Sorry Mr Scudamore, but that’s just not good enough 1

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Yesterday, the Premier League decided that no further action would be taken against Richard Scudamore and that his involvement in the recent email scandal did not compromise his ability to continue as their Chief Executive.

Part of Scudamore’s defence seems to be a deflection tactic, and it has been argued that the information obtained by The Mirror was done so via the unauthorised actions of a personal assistant.  The crude jokes and derogatory remarks are not quite as offensive as they would have been had they been exposed legitimately.

That’s not much of a defence.

When something like this happens, the default position of the guilty tends to be to blame the scandal on sensationalism or to characterise the dissenters as being part of the hysterical PC culture.  True, there are many situations in which overreactions do occur, but this isn’t one of them.  Look at the people who are insisting that this is a non-issue: they’re all the same person, they’re all middle-aged white journalists who either think in the same way as Richard Scudamore or who haven’t adjusted properly to the modern life’s focus on equality.

Yes, if you’re that kind of person it would be very easy to mumble something about hysteria whilst directing people away from the uncomfortable truths that this episode has exposed.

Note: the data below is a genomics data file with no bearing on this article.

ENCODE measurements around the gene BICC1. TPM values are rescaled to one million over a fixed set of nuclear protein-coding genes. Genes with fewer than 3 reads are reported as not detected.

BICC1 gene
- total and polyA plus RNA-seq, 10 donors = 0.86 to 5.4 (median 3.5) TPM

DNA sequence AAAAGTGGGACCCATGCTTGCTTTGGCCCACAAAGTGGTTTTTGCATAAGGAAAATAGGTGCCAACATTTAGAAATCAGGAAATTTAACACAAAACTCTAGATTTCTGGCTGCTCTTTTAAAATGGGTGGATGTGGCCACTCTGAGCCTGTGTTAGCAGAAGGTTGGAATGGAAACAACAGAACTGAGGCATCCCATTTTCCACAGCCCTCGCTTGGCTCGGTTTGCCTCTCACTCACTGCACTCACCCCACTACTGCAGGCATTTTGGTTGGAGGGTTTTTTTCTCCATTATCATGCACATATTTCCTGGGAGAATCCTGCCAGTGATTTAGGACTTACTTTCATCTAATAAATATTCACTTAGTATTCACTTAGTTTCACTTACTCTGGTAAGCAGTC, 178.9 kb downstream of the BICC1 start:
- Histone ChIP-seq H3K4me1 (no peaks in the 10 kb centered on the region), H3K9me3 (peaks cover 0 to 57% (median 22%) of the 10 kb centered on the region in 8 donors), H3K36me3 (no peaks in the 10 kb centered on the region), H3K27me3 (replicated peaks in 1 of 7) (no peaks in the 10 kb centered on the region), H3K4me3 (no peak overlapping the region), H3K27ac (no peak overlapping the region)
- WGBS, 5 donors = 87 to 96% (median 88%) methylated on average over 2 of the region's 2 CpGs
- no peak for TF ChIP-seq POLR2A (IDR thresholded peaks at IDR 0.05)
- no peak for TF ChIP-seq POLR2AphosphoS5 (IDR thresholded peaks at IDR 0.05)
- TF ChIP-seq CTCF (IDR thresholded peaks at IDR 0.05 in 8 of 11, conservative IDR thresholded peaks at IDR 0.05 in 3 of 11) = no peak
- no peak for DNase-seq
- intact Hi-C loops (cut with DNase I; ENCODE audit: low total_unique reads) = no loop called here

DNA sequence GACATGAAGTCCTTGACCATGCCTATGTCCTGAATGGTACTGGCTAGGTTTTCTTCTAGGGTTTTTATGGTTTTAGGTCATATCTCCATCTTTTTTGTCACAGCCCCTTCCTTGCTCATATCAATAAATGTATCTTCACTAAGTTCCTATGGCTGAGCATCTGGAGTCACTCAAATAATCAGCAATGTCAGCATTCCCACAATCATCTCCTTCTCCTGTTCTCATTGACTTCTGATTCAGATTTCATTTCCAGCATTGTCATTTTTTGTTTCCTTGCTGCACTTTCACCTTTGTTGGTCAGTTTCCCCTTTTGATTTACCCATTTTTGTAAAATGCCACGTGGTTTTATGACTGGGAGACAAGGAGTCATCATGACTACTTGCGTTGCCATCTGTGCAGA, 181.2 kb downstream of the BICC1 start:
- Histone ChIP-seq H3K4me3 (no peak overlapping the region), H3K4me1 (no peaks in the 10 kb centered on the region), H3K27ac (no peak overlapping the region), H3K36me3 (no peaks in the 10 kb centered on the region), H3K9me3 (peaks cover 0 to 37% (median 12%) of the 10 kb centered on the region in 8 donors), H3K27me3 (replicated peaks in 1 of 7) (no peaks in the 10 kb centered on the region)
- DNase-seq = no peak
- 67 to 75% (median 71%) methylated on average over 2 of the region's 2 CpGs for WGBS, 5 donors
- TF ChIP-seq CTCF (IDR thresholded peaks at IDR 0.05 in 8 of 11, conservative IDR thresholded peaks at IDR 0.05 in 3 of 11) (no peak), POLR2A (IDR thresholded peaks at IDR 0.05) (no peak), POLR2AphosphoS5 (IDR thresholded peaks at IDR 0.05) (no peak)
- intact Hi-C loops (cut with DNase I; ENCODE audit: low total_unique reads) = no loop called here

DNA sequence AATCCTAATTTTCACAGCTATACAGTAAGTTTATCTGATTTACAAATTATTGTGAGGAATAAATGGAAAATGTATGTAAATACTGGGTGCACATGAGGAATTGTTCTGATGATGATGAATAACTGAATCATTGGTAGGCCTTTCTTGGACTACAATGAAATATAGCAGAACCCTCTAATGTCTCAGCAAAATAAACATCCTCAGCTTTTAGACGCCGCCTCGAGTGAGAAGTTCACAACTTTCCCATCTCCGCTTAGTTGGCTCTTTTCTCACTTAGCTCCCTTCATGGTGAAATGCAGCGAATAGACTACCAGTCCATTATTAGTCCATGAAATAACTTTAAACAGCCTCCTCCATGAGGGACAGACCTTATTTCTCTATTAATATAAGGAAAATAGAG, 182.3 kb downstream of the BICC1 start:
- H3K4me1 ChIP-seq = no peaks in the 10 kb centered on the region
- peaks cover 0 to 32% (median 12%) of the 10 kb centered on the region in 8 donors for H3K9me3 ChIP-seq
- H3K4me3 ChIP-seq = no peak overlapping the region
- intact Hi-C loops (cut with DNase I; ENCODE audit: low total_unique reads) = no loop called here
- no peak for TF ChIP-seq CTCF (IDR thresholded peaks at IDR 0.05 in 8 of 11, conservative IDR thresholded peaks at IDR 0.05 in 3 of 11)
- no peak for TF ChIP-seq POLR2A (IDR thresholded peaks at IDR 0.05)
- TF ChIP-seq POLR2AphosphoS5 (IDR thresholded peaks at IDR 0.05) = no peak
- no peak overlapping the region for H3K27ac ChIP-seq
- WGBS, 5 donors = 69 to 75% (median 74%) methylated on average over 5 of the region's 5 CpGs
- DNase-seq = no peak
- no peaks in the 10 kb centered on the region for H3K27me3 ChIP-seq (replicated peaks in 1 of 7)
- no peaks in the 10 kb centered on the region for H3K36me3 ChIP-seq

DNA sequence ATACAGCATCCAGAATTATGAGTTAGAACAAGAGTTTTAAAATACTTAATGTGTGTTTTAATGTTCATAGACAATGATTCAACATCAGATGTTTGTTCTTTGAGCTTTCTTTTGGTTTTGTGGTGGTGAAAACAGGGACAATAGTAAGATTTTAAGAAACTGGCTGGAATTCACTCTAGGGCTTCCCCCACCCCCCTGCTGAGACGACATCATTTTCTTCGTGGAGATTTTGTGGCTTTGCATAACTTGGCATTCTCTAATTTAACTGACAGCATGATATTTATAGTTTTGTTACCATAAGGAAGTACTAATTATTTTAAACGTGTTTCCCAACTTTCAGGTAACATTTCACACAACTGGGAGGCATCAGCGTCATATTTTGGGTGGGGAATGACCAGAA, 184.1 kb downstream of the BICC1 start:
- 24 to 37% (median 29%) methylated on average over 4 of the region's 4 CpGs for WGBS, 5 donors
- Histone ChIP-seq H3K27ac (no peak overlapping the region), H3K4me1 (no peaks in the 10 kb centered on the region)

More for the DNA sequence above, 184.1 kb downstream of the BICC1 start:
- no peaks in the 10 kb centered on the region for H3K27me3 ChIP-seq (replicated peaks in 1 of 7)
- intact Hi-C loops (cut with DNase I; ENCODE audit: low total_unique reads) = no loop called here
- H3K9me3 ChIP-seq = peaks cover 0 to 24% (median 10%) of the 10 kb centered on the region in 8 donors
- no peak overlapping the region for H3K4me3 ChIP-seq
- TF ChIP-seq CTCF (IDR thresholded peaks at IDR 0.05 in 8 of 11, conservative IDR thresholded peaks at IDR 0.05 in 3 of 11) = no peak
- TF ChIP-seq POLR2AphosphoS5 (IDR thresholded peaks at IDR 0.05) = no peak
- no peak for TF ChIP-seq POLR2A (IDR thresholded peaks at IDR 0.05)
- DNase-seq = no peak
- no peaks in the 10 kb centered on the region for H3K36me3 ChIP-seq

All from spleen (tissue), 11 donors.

But say you’re a woman today, and say you have aspirations within English football; what are you thinking?  Amongst the women’s national team, for example, do you think there are many players shaking their head and wondering what the fuss is all about?  Are their female executives at Premier League clubs this morning celebrating Scudamore’s ‘edgy’ sense of humour?

No, probably not.

That’s the problem here and it’s the issue which and it’s the one football has typically failed to address.  The issue is not whether Scudamore is a raging misogynist, it’s whether someone who is perceived to be one is fit to run a governing organisation who are supposedly committed to encouraging equality.

If those emails had contained a casual slur about a black player, would Scudamore still have a job?  How about if he’d used derisory slang to characterise homesexuals?  No and no - so why is this different?  Why is this ‘oh, it’s just a bit of fun - lighten up’ defence only applicable to women?

Don’t you see why this is a problem?  Not only is the Premier League run by someone who is comfortable using misogynistic terms, but it’s also staffed by people who have no issue with that - and, on top of which, the game is dominated by journalists, TV presenters, club chairmen etc who aren’t overly bothered by any of this.  It’s disastrous; how can any aspirations of complete inclusion be taken seriously while that remains the case?

Women are being cast as the second-class citizens in football,and that can’t be right.  Scudamore needs to go, and his crude little peer group need to quick learn the lessons from his demise.

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